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Josiah Hester Named to Brilliant 10 by Popular Science

The multi-discipline list includes researchers “developing ingenious approaches to problems”

Game Boy
The battery-free Game Boy was developed by Josiah Hester and researchers at the Delft University of Technology in the Netherlands.

Northwestern Engineering’s Josiah Hester was named to the Brilliant 10 by Popular Science.

The list is an “annual roster of early-career scientists and engineers developing ingenious approaches to problems across a range of disciplines.” According to the magazine, “these thinkers represent our best hopes for navigating the unprecedented challenges of tomorrow—and today.”

Thinking of ways to navigate unprecedented challenges is what Hester does.

The Breed Junior Professor of Design and an assistant professor of electrical and computer engineering and of computer science at the McCormick School of Engineering, Hester studies mobile and pervasive computing, wireless sensor networks, and embedded systems. He designs battery-free smart devices and intermittent computing systems that are resilient to frequent and unpredictable power failures, including the first mobile video game console that operates without battery power. He is working toward a sustainable future for computing influenced by his Native Hawaiian (Kanaka maoli) heritage, and applies his work to mobile healthcare, infrastructure monitoring, and conservation.

“I’m really proud and excited that Popular Science has highlighted my lab’s work on sustainable computing,” Hester said. “This further demonstrates how sustainability has become a critical focus in the future of computing and society.”

In 2020, Hester developed the first mobile video game console that operates without battery power. Called Engage, the device looks and performs just like the original 8-bit Nintendo Game Boy yet relies on sustainable energy sources. While replicating the original 1989 Game Boy in both form and function, Engage’s hardware and software, developed in collaboration with researchers from Delft University of Technology in the Netherlands, represent the latest advances in intermittent computing. The console is part of a new class of small, inexpensive devices that rely on natural sources of energy to provide power only when needed.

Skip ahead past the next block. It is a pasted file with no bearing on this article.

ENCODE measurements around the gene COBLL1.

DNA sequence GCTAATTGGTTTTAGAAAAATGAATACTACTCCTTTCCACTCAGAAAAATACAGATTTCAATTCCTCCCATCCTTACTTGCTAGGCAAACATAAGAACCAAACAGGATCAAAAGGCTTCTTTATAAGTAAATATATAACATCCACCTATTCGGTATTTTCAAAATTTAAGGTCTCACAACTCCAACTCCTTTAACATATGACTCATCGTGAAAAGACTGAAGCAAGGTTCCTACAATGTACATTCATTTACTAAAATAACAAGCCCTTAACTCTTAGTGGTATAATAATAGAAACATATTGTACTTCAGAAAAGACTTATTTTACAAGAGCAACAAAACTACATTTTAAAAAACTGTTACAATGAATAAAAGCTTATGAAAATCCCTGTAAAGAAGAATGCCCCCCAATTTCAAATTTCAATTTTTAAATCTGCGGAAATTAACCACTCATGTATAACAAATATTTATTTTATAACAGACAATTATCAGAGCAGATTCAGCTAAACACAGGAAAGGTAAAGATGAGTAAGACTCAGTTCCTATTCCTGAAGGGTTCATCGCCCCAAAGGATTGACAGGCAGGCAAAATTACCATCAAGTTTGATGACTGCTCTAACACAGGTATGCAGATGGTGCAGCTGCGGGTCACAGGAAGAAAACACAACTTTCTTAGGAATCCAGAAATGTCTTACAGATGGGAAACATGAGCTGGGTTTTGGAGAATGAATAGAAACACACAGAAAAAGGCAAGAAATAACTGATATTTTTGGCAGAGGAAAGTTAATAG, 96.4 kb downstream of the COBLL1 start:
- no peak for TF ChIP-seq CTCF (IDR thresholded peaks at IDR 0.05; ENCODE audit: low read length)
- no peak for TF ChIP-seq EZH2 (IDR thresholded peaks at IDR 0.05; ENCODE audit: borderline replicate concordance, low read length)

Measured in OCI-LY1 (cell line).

Josiah has proven to be an innovative and highly productive scholar, demonstrating new ways to increase the sustainability of electronics. Julio M. OttinoDean of the McCormick School of Engineering

“Josiah has proven to be an innovative and highly productive scholar, demonstrating new ways to increase the sustainability of electronics,” said Julio M. Ottino, dean of the McCormick School of Engineering. “I am delighted to see him recognized by Popular Science this year.”

Hester’s work also includes efforts to develop smart face masks embedded with battery-free sensors to assess proper fit and monitor health. Hester and his team aim to integrate tiny, lightweight, battery-free devices into face masks for use in the hospital or home. By using already available sensors, such as accelerometers and motion and strain sensors, the device will be able to tell if the mask is too loose or improperly suctioned onto the face. It also will be able to sense if the mask wearer is fatigued or having difficulty breathing.

Popular Science also cited Hester’s work monitoring wild rice habitats and avian flocks in the Kakagon Sloughs, and his work with the Nature Conservancy to track migrating birds at Palmyra Atoll, an island in the Pacific Ocean. 

Hester also recently received the 2021 Most Promising Engineer or Scientist Award from the American Indian Science and Engineering Society (AISES).